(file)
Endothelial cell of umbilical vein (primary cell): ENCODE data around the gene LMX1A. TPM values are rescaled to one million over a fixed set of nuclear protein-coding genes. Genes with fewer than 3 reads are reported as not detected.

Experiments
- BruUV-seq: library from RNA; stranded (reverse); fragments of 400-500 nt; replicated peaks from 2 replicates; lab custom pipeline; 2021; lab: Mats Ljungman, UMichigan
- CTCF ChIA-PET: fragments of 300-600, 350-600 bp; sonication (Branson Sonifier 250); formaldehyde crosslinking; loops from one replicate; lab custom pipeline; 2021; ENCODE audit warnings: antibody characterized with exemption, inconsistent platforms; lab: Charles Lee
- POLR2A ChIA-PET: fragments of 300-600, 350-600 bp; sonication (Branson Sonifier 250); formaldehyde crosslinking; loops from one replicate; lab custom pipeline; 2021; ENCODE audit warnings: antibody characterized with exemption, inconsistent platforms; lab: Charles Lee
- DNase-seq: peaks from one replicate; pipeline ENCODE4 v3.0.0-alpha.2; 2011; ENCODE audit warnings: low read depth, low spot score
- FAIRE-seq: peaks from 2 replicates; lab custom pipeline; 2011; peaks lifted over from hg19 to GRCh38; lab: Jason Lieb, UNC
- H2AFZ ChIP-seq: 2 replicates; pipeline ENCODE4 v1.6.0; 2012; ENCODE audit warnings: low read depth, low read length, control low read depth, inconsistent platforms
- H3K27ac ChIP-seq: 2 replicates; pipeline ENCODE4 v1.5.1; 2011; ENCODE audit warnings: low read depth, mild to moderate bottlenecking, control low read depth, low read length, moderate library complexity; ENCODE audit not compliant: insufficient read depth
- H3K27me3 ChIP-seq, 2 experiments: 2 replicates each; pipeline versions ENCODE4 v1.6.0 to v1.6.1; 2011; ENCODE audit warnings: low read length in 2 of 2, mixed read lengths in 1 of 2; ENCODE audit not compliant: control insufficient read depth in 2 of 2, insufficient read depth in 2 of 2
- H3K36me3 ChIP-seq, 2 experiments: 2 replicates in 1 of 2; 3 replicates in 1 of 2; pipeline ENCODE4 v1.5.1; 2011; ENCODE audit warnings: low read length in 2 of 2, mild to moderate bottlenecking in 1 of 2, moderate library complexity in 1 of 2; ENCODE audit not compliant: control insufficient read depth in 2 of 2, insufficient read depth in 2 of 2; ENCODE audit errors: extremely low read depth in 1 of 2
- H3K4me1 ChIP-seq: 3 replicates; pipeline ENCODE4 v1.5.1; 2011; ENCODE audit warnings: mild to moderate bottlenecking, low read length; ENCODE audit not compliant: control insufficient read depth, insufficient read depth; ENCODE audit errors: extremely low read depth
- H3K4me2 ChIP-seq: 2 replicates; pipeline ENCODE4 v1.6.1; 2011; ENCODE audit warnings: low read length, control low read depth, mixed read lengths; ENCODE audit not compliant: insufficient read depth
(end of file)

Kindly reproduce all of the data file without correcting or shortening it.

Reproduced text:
Endothelial cell of umbilical vein (primary cell): ENCODE data around the gene LMX1A. TPM values are rescaled to one million over a fixed set of nuclear protein-coding genes. Genes with fewer than 3 reads are reported as not detected.

Experiments
- BruUV-seq: library from RNA; stranded (reverse); fragments of 400-500 nt; replicated peaks from 2 replicates; lab custom pipeline; 2021; lab: Mats Ljungman, UMichigan
- CTCF ChIA-PET: fragments of 300-600, 350-600 bp; sonication (Branson Sonifier 250); formaldehyde crosslinking; loops from one replicate; lab custom pipeline; 2021; ENCODE audit warnings: antibody characterized with exemption, inconsistent platforms; lab: Charles Lee
- POLR2A ChIA-PET: fragments of 300-600, 350-600 bp; sonication (Branson Sonifier 250); formaldehyde crosslinking; loops from one replicate; lab custom pipeline; 2021; ENCODE audit warnings: antibody characterized with exemption, inconsistent platforms; lab: Charles Lee
- DNase-seq: peaks from one replicate; pipeline ENCODE4 v3.0.0-alpha.2; 2011; ENCODE audit warnings: low read depth, low spot score
- FAIRE-seq: peaks from 2 replicates; lab custom pipeline; 2011; peaks lifted over from hg19 to GRCh38; lab: Jason Lieb, UNC
- H2AFZ ChIP-seq: 2 replicates; pipeline ENCODE4 v1.6.0; 2012; ENCODE audit warnings: low read depth, low read length, control low read depth, inconsistent platforms
- H3K27ac ChIP-seq: 2 replicates; pipeline ENCODE4 v1.5.1; 2011; ENCODE audit warnings: low read depth, mild to moderate bottlenecking, control low read depth, low read length, moderate library complexity; ENCODE audit not compliant: insufficient read depth
- H3K27me3 ChIP-seq, 2 experiments: 2 replicates each; pipeline versions ENCODE4 v1.6.0 to v1.6.1; 2011; ENCODE audit warnings: low read length in 2 of 2, mixed read lengths in 1 of 2; ENCODE audit not compliant: control insufficient read depth in 2 of 2, insufficient read depth in 2 of 2
- H3K36me3 ChIP-seq, 2 experiments: 2 replicates in 1 of 2; 3 replicates in 1 of 2; pipeline ENCODE4 v1.5.1; 2011; ENCODE audit warnings: low read length in 2 of 2, mild to moderate bottlenecking in 1 of 2, moderate library complexity in 1 of 2; ENCODE audit not compliant: control insufficient read depth in 2 of 2, insufficient read depth in 2 of 2; ENCODE audit errors: extremely low read depth in 1 of 2
- H3K4me1 ChIP-seq: 3 replicates; pipeline ENCODE4 v1.5.1; 2011; ENCODE audit warnings: mild to moderate bottlenecking, low read length; ENCODE audit not compliant: control insufficient read depth, insufficient read depth; ENCODE audit errors: extremely low read depth
- H3K4me2 ChIP-seq: 2 replicates; pipeline ENCODE4 v1.6.1; 2011; ENCODE audit warnings: low read length, control low read depth, mixed read lengths; ENCODE audit not compliant: insufficient read depth